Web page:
From the outset of the pandemic, it was clear the travel industry’s recovery wouldn’t be swift. In fact, some executives estimate it could take three years for airlines to rebound to their prepandemic business, as the timeline for vaccine distribution remains in flux.
But on the eve of a desperately needed new year, there are signs of hope as airline marketers gear up for a long, inching recovery unlike the industry has ever seen before.
“When you’re trying to forecast the business and forecast bookings, all bets are off this year—the previous models don’t make sense,” said a marketer at a U.S. airline, who was not authorized to speak on the record about business strategy. “You have to see what works and what doesn’t work and build from there.”
To recap a year the industry would like to forget: Despite a federal bailout worth billions, the airline industry still laid off 30,000 employees when the funds ran out in October. But as of last week, those workers could return as legislators have agreed to earmark an additional $15 billion to extend payroll support through March 31.
Passenger volumes are still down roughly 70%, according to Airlines for America, the industry’s trade group. However, United noted a light at the end of the tunnel in its December earnings report: Current bookings for Q3 2021 are only down 40% year-over-year.
“We’ve been operating in crisis mode since March,” said another marketing manager at a different U.S. airline. “We’ve got to try and get back to some sense of normalcy.”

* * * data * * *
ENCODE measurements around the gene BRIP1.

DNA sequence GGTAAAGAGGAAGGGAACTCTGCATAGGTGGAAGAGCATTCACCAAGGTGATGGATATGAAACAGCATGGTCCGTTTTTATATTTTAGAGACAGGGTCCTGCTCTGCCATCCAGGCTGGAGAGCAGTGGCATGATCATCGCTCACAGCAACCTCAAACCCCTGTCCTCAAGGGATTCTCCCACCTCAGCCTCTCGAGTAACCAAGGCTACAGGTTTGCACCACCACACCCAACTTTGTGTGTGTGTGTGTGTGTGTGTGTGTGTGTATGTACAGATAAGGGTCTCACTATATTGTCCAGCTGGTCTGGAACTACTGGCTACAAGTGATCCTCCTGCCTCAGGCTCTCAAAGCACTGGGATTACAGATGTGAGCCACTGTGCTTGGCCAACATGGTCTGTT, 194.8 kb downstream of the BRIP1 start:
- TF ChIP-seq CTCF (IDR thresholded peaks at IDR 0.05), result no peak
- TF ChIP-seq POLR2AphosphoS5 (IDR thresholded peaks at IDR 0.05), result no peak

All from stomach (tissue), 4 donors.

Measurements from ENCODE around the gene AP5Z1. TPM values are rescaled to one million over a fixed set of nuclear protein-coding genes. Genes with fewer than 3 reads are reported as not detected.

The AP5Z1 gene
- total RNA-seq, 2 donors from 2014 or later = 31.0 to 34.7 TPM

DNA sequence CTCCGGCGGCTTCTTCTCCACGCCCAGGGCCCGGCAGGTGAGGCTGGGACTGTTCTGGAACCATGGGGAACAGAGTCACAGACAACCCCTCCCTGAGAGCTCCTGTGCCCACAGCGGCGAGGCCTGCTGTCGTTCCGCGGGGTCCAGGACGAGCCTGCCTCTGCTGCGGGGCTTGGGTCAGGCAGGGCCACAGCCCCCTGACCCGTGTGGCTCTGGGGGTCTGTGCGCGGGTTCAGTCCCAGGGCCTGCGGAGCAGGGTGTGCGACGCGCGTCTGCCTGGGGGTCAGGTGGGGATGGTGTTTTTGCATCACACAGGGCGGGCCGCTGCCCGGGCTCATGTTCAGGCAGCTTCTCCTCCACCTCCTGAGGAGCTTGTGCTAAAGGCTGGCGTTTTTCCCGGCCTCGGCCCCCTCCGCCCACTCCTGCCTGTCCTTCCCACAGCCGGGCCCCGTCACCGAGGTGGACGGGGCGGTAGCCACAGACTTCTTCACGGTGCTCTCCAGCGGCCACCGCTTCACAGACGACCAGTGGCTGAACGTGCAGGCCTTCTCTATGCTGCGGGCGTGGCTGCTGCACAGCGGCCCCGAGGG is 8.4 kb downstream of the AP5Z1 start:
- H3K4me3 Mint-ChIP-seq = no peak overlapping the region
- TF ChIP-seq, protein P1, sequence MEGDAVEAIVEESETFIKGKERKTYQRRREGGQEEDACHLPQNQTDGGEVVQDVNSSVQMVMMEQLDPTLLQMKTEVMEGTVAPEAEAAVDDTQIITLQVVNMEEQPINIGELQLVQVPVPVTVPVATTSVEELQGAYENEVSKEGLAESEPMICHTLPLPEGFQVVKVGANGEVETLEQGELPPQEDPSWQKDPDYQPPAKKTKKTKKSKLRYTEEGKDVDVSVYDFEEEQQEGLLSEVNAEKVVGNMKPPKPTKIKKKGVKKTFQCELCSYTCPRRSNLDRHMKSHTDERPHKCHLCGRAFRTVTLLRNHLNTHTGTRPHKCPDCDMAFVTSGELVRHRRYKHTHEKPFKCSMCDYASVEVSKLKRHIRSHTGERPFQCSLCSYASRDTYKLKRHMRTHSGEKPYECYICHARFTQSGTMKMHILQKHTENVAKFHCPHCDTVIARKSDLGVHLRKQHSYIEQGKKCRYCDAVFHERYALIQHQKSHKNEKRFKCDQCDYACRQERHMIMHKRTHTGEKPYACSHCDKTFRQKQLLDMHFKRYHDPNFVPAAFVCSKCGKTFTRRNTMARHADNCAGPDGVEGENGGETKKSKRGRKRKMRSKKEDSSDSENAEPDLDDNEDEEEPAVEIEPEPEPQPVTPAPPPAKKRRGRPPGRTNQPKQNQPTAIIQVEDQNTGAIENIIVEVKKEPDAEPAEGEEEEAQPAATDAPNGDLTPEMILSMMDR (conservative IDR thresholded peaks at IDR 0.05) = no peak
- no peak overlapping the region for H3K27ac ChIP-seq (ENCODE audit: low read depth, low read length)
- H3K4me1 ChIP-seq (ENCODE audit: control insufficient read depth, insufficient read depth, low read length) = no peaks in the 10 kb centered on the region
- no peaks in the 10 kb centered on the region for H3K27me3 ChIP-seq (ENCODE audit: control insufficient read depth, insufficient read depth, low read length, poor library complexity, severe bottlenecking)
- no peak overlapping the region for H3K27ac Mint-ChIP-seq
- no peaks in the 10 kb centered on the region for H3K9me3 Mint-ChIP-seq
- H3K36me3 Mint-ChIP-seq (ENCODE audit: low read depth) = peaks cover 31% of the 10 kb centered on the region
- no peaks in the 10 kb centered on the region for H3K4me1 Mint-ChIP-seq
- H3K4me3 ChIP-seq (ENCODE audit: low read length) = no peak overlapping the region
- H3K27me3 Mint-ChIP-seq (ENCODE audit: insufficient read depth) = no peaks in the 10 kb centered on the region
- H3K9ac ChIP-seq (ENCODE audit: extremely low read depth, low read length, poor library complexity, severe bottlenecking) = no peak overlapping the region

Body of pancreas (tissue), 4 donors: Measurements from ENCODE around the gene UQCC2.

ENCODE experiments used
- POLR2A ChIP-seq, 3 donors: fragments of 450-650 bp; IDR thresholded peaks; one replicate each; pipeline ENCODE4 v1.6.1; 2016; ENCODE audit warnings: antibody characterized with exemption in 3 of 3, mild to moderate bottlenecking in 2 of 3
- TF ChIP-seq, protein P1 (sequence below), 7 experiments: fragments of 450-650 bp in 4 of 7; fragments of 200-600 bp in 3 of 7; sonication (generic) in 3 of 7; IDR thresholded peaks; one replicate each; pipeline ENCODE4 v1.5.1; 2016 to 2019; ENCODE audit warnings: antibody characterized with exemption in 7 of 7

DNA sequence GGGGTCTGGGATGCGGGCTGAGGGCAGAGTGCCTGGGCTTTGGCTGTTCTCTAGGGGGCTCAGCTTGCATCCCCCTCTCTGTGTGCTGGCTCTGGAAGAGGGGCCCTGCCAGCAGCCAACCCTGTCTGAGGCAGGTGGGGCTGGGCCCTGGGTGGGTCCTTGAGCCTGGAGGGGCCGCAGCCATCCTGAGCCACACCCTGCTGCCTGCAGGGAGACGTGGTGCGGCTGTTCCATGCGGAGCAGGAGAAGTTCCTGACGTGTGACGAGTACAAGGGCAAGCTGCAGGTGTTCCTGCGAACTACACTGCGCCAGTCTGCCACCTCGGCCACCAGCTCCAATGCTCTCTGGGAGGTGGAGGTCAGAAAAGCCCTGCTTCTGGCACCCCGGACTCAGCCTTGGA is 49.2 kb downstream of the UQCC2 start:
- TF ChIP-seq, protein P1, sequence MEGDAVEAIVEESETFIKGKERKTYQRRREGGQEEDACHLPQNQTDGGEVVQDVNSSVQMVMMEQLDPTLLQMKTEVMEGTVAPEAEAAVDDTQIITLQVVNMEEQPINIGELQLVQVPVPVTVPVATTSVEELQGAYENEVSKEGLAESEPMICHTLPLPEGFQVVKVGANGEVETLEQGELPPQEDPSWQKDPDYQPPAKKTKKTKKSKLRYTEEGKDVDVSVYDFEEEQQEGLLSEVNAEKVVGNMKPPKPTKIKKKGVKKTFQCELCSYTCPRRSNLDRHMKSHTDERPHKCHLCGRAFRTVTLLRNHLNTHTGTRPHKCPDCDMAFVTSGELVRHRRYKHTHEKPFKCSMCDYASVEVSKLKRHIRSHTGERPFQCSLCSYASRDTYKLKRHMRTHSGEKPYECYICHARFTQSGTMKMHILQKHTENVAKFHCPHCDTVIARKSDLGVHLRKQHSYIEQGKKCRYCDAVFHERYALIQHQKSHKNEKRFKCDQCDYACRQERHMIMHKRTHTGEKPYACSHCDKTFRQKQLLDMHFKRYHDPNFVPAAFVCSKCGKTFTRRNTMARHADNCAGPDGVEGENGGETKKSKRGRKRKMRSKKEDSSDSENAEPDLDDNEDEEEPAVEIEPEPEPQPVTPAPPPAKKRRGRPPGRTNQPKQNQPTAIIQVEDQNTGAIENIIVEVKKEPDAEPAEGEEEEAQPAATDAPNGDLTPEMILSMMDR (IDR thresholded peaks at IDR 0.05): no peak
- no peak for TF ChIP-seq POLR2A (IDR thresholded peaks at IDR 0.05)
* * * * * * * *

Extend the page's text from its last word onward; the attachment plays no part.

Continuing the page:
For now, airline marketers are stuck between a rock and a hard place,” wanting to incentivize travel without looking reckless in the face of rising Covid-19 cases. And yet, from a marketing perspective, travelers appear to be still listening.
“I don’t want to say that Covid is behind us but, knowing there is a vaccine, we’re planning as if it’s post-Covid to some extent,” said another airline marketer who spoke to Adweek on background.
In the first few months, any social post on Twitter or Facebook was “annihilated” and deemed “irresponsible.” That’s no longer the case.
“For the longest time, as cases rose, searches and bookings fell. In late September, early October, it started to switch,” they said. “There was a real disconnect. People are looking to the future; they’re desensitized to the virus. Which is not great, but it’s reality.”
From a spending perspective, airline ad spend has been, and still is, down roughly 67% year-over-year since the pandemic’s first few weeks. Recent weeks were down as much as 80%, according to MediaRadar.
Southwest, an outlier among the airline industry, has actually boosted its ad spend by 15% and has already spent more since April than American, United, Delta, JetBlue, Frontier and Spirit combined. Though Southwest is buoyed by the fact that it relies less on international travel than competitors, CMO Ryan Green said in late summer that he wanted the advertising funnel “as wide open as possible” and to convert travelers from their usual airlines.
Competition around safety—described as “super uncomfortable” by one marketer—has lessened. American, United and Delta are all offering Covid-19 rapid tests on specific routes, and other airlines have test-at-home plans. Several airlines are using an app to track testing and vaccination. Only Delta has committed to blocking middle seats through at least March 30, 2021.
Instead, gears have shifted to fare sales and promotions.